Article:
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Open Access research with a European policy impact...

The Strathprints institutional repository is a digital archive of University of Strathclyde's Open Access research outputs. Strathprints provides access to thousands of Open Access research papers by Strathclyde researchers, including by researchers from the European Policies Research Centre (EPRC).

EPRC is a leading institute in Europe for comparative research on public policy, with a particular focus on regional development policies. Spanning 30 European countries, EPRC research programmes have a strong emphasis on applied research and knowledge exchange, including the provision of policy advice to EU institutions and national and sub-national government authorities throughout Europe.

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A preliminary evaluation of text-based and dependency-based techniques for determining the origins of bugs

Davies, Steven and Roper, Marc and Wood, Murray (2011) A preliminary evaluation of text-based and dependency-based techniques for determining the origins of bugs. In: 18th Working Conference on Reverse Engineering (WCRE 2011). IEEE, pp. 201-210. ISBN 978-1-4577-1948-6

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Abstract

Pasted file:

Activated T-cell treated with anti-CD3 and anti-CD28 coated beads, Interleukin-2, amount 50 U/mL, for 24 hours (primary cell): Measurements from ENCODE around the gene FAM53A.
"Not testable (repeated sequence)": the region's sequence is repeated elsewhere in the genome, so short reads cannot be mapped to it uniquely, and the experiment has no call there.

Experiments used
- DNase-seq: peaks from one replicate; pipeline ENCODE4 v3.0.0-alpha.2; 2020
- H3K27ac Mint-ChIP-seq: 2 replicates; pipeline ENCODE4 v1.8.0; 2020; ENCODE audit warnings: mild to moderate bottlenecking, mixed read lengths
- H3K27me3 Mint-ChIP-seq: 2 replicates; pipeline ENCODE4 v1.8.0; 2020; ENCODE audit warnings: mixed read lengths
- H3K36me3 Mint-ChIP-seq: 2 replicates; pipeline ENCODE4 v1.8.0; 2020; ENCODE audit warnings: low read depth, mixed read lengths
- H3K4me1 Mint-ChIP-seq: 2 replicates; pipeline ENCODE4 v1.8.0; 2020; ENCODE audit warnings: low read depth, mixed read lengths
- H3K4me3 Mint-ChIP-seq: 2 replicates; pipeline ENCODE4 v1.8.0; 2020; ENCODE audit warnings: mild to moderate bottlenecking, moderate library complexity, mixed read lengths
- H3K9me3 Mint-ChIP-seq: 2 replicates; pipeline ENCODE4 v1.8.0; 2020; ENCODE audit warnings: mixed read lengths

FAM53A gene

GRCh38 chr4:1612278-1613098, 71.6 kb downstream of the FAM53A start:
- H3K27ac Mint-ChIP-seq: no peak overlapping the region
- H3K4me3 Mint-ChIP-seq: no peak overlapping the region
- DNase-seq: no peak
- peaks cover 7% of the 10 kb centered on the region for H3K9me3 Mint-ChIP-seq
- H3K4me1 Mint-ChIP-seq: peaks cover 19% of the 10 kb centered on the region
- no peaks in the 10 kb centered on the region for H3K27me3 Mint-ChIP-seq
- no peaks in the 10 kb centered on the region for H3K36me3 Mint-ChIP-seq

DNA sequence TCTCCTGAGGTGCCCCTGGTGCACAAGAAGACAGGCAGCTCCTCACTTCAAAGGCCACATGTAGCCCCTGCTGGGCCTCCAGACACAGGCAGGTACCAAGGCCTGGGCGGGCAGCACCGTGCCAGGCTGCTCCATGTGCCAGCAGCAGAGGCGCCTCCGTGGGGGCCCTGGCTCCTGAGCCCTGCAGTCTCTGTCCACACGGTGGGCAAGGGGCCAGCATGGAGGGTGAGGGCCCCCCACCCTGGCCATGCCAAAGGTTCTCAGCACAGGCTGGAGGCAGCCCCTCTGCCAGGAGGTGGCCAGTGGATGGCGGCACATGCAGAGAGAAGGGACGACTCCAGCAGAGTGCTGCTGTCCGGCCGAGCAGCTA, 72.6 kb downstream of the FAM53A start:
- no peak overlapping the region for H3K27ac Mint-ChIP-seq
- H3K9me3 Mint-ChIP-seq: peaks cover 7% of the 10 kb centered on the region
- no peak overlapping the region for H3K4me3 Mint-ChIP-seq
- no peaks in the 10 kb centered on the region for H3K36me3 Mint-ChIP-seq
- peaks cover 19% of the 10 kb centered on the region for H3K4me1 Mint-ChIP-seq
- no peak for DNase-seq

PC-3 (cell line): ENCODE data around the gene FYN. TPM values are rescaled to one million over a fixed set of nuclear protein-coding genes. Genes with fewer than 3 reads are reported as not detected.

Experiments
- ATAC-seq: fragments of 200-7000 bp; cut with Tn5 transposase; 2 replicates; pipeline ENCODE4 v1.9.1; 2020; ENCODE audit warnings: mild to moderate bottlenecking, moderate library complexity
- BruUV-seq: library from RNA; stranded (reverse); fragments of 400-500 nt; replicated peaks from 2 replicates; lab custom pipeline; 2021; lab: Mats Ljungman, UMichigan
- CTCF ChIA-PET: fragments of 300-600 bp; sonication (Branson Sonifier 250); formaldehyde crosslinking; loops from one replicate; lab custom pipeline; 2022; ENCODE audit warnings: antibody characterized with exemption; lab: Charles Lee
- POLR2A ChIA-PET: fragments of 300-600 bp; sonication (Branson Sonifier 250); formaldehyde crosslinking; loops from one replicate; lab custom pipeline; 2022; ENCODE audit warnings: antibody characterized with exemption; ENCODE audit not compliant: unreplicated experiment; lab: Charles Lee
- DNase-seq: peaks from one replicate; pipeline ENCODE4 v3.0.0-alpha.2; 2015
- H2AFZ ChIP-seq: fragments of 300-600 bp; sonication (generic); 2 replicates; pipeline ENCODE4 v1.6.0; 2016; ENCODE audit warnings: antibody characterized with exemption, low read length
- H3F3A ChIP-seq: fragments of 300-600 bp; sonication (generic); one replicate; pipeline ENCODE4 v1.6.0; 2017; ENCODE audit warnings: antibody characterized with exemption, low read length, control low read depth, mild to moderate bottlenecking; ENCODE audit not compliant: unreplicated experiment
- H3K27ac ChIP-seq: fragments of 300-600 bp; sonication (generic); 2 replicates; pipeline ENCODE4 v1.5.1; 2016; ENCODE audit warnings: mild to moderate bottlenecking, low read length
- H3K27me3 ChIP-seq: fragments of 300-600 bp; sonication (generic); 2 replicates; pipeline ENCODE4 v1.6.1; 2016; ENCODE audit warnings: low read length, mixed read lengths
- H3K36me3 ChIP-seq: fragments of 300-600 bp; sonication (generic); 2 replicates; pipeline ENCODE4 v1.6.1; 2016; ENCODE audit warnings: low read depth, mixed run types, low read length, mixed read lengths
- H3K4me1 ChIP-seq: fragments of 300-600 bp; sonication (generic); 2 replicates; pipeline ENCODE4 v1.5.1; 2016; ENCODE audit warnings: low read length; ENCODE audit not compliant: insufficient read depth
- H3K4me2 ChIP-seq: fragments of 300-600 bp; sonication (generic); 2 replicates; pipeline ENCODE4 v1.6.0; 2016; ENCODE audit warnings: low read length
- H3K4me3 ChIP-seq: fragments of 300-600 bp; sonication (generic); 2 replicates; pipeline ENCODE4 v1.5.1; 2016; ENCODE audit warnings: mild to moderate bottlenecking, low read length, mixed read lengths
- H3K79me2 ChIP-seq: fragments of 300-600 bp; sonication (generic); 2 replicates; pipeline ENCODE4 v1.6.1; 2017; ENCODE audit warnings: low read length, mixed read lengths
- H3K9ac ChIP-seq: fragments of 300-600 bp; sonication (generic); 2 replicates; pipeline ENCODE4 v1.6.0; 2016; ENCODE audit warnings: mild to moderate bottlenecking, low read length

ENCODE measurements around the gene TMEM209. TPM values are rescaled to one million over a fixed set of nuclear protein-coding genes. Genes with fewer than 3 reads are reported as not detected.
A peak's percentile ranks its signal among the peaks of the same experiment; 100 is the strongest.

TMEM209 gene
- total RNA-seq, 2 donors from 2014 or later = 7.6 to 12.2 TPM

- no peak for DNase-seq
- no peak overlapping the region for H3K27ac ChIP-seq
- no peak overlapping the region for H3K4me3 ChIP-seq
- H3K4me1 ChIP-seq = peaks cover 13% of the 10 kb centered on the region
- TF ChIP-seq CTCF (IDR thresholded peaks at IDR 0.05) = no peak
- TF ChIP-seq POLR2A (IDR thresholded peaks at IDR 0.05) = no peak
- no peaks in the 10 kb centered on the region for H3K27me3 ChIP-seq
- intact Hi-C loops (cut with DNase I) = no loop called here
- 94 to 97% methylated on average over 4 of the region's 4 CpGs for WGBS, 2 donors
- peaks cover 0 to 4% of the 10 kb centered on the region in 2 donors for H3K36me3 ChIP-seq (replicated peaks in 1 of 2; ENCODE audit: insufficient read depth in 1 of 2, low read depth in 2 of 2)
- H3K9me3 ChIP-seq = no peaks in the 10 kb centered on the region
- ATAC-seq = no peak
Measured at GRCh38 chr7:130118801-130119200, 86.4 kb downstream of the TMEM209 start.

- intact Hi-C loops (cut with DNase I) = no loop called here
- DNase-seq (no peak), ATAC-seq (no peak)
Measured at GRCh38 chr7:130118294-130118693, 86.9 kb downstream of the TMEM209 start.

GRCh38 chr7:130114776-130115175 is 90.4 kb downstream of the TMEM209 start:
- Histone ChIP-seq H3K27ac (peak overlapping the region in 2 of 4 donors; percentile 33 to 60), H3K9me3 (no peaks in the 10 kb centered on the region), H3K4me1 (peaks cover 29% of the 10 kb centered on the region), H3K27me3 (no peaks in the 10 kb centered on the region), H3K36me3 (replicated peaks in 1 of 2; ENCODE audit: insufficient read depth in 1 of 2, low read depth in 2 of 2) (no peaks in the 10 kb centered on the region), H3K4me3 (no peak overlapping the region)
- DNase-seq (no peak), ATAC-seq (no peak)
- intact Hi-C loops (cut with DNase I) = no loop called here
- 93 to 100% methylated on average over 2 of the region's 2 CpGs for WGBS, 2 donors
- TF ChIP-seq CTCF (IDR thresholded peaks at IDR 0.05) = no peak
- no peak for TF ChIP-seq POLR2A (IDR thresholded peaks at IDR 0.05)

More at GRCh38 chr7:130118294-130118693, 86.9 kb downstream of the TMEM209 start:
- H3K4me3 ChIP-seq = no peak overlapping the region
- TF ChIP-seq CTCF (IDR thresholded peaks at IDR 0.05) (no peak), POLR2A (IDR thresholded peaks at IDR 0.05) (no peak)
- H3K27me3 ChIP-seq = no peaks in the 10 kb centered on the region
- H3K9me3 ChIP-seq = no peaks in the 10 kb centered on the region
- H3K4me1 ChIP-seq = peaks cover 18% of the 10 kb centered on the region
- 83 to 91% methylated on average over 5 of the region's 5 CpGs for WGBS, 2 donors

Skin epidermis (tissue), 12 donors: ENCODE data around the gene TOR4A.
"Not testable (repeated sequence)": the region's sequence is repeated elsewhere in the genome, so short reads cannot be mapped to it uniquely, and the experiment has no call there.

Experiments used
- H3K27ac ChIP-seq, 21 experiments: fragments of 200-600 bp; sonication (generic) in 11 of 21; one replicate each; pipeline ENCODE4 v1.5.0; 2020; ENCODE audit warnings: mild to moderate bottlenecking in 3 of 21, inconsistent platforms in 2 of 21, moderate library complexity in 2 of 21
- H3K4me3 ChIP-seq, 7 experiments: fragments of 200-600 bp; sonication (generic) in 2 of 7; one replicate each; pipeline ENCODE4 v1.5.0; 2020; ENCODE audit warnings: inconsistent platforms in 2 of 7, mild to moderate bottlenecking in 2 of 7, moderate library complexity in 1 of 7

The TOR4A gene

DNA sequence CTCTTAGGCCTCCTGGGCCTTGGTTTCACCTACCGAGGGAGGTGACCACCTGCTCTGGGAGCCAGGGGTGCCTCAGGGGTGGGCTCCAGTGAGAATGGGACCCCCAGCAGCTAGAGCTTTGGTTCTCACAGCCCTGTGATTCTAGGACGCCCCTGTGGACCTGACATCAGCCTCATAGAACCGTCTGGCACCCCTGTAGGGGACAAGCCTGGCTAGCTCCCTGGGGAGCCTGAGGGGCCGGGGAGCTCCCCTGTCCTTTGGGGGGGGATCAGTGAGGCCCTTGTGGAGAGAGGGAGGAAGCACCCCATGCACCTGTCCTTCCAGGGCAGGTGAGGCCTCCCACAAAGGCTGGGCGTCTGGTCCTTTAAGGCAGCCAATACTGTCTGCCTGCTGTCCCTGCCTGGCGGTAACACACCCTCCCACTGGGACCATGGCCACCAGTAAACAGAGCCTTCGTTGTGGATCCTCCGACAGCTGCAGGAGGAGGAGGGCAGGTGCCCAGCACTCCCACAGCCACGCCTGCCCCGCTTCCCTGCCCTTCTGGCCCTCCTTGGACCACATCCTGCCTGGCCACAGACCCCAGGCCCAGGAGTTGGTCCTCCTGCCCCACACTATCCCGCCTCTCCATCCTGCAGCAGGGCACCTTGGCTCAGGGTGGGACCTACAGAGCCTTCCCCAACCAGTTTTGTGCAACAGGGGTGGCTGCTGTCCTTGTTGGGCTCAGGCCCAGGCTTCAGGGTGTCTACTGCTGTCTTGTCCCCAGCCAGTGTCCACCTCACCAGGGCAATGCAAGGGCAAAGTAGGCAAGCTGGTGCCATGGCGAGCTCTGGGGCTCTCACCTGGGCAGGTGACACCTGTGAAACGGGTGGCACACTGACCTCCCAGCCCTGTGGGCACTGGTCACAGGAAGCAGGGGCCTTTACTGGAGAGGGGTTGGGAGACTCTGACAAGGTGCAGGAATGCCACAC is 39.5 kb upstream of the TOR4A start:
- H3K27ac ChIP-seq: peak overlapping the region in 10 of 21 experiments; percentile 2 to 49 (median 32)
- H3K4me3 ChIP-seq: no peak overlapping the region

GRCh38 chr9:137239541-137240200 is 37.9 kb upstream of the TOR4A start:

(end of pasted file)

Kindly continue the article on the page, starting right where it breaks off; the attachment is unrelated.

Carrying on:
A crucial step in understanding the life cycle of software bugs is identifying their origin. Unfortunately this information is not usually recorded and recovering it at a later date is challenging. Recently two approaches have been developed that attempt to solve this problem: the text approach and the dependency approach. However only limited evaluation has been carried out on their effectiveness so far, partially due to the lack of data sets linking bugs to their introduction. Producing such data sets is both time-consuming and challenging due to the subjective nature of the problem. To improve this, the origins of 166 bugs in two open-source projects were manually identified. These were then compared to a simulation of the approaches. The results show that both approaches were partially successful across a variety of different types of bugs. They achieved a precision of 29%{79% and a recall of 40%{70%, and could perform better when combined. However there remain a number of challenges to overcome in future development|large commits, unrelated changes and large numbers of versions between the origin and the x all reduce their effectiveness.